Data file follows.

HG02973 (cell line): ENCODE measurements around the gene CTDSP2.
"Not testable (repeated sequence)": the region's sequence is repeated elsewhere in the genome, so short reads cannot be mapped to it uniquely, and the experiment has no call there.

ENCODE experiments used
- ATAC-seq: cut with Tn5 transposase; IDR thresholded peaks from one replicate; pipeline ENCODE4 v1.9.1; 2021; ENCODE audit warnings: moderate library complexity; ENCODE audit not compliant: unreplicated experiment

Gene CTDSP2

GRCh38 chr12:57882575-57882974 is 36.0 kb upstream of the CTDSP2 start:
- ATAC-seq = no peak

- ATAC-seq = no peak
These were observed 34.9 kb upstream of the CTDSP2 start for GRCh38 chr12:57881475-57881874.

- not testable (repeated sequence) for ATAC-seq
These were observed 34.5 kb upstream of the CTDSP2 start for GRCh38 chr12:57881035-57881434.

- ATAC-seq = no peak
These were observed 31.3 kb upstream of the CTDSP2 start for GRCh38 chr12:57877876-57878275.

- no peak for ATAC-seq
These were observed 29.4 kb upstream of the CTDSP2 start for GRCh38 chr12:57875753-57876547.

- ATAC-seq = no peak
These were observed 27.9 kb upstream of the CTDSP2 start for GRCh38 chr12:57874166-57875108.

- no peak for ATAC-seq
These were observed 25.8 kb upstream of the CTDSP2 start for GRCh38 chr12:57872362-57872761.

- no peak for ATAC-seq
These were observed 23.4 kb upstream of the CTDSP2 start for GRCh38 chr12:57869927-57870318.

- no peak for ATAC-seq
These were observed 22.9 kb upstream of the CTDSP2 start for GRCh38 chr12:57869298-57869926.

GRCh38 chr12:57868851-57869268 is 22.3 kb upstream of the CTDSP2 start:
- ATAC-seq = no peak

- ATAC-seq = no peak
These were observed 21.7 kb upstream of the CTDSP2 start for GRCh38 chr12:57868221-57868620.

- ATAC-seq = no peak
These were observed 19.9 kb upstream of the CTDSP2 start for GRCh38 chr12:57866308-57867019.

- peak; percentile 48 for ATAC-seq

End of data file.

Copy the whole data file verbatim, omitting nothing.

HG02973 (cell line): ENCODE measurements around the gene CTDSP2.
"Not testable (repeated sequence)": the region's sequence is repeated elsewhere in the genome, so short reads cannot be mapped to it uniquely, and the experiment has no call there.

ENCODE experiments used
- ATAC-seq: cut with Tn5 transposase; IDR thresholded peaks from one replicate; pipeline ENCODE4 v1.9.1; 2021; ENCODE audit warnings: moderate library complexity; ENCODE audit not compliant: unreplicated experiment

Gene CTDSP2

GRCh38 chr12:57882575-57882974 is 36.0 kb upstream of the CTDSP2 start:
- ATAC-seq = no peak

- ATAC-seq = no peak
These were observed 34.9 kb upstream of the CTDSP2 start for GRCh38 chr12:57881475-57881874.

- not testable (repeated sequence) for ATAC-seq
These were observed 34.5 kb upstream of the CTDSP2 start for GRCh38 chr12:57881035-57881434.

- ATAC-seq = no peak
These were observed 31.3 kb upstream of the CTDSP2 start for GRCh38 chr12:57877876-57878275.

- no peak for ATAC-seq
These were observed 29.4 kb upstream of the CTDSP2 start for GRCh38 chr12:57875753-57876547.

- ATAC-seq = no peak
These were observed 27.9 kb upstream of the CTDSP2 start for GRCh38 chr12:57874166-57875108.

- no peak for ATAC-seq
These were observed 25.8 kb upstream of the CTDSP2 start for GRCh38 chr12:57872362-57872761.

- no peak for ATAC-seq
These were observed 23.4 kb upstream of the CTDSP2 start for GRCh38 chr12:57869927-57870318.

- no peak for ATAC-seq
These were observed 22.9 kb upstream of the CTDSP2 start for GRCh38 chr12:57869298-57869926.

GRCh38 chr12:57868851-57869268 is 22.3 kb upstream of the CTDSP2 start:
- ATAC-seq = no peak

- ATAC-seq = no peak
These were observed 21.7 kb upstream of the CTDSP2 start for GRCh38 chr12:57868221-57868620.

- ATAC-seq = no peak
These were observed 19.9 kb upstream of the CTDSP2 start for GRCh38 chr12:57866308-57867019.

- peak; percentile 48 for ATAC-seq